An entomologist examines a branch of hemlock infested with hemlock woolly adelgid. The invasive insect plunges its needle-like mouth deep into the branches of hemlock trees and slowly sucks out the nutrients and kills the plant. John Bazemore/Associated Press

Over the past year, I’ve written about several invasive species, a couple of diseases, and whether or not to take down your bird feeders to stop the spread of disease. I was surprised to realize that I’ve never covered hemlock woolly adelgid and have been asked about it again recently. So this week, let’s make sure we know what they are and what you can, or can’t, do to help combat this invasive insect.

First, while hemlock woolly adelgid (HWA) is a new topic to my column, this destructive insect has been in Maine since 1999, when it was inadvertently shipped here on an untreated stock of plants coming up from Connecticut. HWA took its first leap (via human shipment) from its native range of east Asia to the United States back in 1951, near Richmond, Virginia. HWA are a “true bug” in the order hemiptera, or “half-winged” bugs, like aphids, leafhoppers or bed bugs. You may be familiar with the common trait of this order, their “piercing-sucking” mouth parts – think of aphids biting plants in your garden, or (hopefully not) bed bugs biting you.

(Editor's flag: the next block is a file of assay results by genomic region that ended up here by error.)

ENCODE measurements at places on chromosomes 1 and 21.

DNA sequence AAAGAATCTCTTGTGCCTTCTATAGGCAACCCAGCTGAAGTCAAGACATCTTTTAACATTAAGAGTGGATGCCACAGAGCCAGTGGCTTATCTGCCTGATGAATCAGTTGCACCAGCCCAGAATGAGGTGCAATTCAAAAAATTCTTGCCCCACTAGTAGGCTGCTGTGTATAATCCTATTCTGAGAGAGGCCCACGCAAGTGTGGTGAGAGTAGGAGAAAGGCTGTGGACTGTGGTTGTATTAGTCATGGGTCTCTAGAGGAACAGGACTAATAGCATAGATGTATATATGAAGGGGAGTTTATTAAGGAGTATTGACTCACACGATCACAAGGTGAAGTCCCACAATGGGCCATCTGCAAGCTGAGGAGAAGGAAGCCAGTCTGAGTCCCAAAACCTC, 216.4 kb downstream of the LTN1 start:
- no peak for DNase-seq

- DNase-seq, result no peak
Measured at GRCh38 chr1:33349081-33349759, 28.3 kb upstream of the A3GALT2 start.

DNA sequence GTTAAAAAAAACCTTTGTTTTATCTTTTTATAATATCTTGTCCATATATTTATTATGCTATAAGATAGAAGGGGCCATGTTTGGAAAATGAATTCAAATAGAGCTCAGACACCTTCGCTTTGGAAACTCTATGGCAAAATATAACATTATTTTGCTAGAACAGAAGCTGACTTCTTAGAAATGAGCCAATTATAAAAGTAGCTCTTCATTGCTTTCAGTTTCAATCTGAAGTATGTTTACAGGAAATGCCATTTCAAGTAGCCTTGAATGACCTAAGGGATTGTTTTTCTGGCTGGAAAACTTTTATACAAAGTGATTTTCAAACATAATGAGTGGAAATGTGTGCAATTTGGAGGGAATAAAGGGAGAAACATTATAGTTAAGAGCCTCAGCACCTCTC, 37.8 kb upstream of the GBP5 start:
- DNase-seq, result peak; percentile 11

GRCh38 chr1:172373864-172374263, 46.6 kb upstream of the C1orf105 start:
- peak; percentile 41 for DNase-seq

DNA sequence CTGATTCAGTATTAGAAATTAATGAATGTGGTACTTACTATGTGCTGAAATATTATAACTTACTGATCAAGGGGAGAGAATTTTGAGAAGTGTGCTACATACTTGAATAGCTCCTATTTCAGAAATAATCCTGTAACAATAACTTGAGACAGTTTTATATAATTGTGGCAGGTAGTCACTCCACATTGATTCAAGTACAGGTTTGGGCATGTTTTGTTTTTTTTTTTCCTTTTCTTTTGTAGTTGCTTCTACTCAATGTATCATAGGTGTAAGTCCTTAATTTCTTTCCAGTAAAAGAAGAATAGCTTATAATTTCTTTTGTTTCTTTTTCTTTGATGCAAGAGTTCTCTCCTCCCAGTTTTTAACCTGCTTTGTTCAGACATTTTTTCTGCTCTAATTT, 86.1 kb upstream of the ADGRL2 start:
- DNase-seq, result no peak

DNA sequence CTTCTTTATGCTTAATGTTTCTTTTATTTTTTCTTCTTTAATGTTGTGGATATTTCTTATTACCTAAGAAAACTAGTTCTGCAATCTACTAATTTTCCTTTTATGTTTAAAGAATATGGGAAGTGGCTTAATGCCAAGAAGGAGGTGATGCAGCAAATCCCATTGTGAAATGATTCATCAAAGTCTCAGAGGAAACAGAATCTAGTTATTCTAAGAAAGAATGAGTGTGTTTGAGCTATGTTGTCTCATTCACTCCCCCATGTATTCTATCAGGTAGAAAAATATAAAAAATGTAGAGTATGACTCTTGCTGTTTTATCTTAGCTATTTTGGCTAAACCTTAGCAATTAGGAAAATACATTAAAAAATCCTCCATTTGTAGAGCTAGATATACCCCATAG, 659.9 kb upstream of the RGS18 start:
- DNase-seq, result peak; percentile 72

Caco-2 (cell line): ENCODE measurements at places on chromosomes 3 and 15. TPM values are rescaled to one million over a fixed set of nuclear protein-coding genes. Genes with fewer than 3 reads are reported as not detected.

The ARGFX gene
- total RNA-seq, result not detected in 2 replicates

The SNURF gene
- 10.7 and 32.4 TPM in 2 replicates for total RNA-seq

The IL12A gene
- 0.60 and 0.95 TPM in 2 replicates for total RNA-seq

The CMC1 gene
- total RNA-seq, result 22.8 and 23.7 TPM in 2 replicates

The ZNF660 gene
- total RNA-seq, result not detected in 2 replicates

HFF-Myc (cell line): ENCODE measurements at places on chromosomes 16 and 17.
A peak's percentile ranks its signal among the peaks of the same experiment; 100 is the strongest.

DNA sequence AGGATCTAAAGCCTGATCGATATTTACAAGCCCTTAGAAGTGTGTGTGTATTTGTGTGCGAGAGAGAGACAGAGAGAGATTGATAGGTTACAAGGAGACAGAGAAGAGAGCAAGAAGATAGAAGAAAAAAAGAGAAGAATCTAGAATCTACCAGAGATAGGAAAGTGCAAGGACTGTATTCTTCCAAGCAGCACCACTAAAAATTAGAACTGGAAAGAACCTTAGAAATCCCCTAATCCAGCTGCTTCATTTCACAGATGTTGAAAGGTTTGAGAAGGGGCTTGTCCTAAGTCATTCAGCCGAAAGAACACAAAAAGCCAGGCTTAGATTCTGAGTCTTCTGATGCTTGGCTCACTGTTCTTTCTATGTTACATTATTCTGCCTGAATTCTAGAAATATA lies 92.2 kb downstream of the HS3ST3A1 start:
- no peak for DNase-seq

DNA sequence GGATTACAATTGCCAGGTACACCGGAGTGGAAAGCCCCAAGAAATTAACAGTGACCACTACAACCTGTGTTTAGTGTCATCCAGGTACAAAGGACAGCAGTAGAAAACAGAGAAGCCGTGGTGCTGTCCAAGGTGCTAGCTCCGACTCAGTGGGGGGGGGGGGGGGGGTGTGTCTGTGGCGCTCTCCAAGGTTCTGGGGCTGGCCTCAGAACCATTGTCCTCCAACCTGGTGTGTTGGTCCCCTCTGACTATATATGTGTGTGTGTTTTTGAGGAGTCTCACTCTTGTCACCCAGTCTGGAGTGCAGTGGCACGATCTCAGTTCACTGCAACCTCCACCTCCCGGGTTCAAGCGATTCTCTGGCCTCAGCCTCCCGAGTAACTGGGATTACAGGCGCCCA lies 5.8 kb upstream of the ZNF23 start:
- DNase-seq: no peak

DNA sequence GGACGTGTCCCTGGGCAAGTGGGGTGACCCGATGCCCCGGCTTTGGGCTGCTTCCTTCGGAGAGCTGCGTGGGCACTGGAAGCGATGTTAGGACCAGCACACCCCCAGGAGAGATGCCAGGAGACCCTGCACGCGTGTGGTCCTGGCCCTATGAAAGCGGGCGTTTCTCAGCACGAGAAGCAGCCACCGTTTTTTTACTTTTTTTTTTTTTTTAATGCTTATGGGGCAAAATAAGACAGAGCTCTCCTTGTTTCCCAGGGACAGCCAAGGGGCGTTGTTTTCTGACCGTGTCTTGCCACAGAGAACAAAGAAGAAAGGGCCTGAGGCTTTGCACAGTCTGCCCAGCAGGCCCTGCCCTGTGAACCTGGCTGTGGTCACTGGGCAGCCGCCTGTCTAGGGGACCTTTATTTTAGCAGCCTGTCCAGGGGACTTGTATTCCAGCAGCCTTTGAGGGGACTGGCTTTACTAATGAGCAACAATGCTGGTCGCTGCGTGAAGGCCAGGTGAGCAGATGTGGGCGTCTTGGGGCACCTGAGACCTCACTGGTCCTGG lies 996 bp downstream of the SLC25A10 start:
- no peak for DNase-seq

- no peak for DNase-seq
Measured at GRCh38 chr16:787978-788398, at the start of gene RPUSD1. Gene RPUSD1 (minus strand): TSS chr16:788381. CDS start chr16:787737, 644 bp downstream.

This is the problem with HWA: the adults will use their stylet – the fancy name for their straw-like mouth parts – which is three times the length of their body, to pierce into a hemlock’s tissue and extract the nutrients. Finding the small, 0.8mm adults is difficult, but the egg sacks they leave on the underside of hemlock branches is much easier to detect. These patches, often with hundreds of eggs, look like white tufts of cotton along the branches.